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Disabled persons celebrate

Operations Manager with the Barbados Council for the Disabled, Roseanna Tudor.

Less than 24 hours after hearing that Government has approved the ratification of the Convention on the Rights of Persons With Disabilities, the main representative agency is celebrating the move.

Calling it “the perfect gift to the electorate” and one that was long in coming, Operations Manager with the Barbados Council for the Disabled, Roseanna Tudor, noted it was the right move.

Tudor recalled that months ago the council had started a petition aimed at getting the convention ratified as they believed it was the natural next step in the fight for not just recognition but actual equal rights for persons in the disabled community.

Noting that jobs were still their biggest challenge, the BCD head said that they also had work to do in getting the members as well as the general public to understand what it meant.

“[I]t is not just that we are asking the general public to conform to make the environment accessible; I always say that we too have to play our part. You have to understand that it will not happen overnight, but we had a white paper years ago that was only like a policy the Government was working with, guiding them.

“This now, this ratification signals that the Government will start to put things in place, legislation. They will start working on things like the parking ID that we had sitting down there in the Attorney General’s office. Then you’ve got to look at the different infrastructures, public places will have to start gradually putting in access because you are now catering to everybody. So this is what it means, but you don’t do it right away. You have two years after it has been ratified to report to the UN,” said Tudor.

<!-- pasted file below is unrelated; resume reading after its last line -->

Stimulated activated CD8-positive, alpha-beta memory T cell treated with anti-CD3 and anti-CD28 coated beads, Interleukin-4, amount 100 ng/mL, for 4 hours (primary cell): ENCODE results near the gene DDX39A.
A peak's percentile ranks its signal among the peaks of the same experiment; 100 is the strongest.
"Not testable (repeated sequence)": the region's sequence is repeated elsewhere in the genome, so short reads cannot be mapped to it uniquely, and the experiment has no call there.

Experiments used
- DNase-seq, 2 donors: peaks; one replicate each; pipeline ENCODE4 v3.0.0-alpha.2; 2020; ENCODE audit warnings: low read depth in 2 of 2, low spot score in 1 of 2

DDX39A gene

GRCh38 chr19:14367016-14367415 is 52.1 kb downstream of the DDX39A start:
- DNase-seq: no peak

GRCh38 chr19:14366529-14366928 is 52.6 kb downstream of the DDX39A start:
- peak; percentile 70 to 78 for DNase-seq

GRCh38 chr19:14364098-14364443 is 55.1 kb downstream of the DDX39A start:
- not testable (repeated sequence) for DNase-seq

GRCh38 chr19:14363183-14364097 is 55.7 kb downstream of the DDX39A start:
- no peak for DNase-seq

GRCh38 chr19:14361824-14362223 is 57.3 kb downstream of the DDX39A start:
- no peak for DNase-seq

In discussions earlier this year with Prime Minister Freundel Stuart, she said they had indicated that Barbados already had much to report on the progress of persons with disabilities.

Ground work

“We have been doing a lot of the ground work – school make-overs, trying to make schools more inclusive. We have children beginning to be accepted into schools. Employment is the biggest one though. It is big. We know in the housing at Valerie, they are starting to put in accessible units, then FAB [Fully Accessible Barbados] is going good because all the hotels are starting to pay attention and every week you are getting one adding in, or calling to put things in place… We are making a step in the right direction.”

She said she was hoping with this announcement and the eventual ratification that there would be a ramping up of local attention on efforts to fully integrate those with disabilities into the community.

“We have to do an educational programme for our members, which was one of the main things we wanted to do when we started the petition for ratification, so our members can also understand what it would mean.

“It is not going to mean that because it is ratified that everything must be put in place, that you will be given a job. It takes time still.”

She said it was a fact that Barbados was way ahead of some of their Caribbean counterparts, even Jamaica which was the first to ratify the convention.

For the council and the members of the community, this was a great gift this season, with the work to continue next year, said Tudor. (LB)

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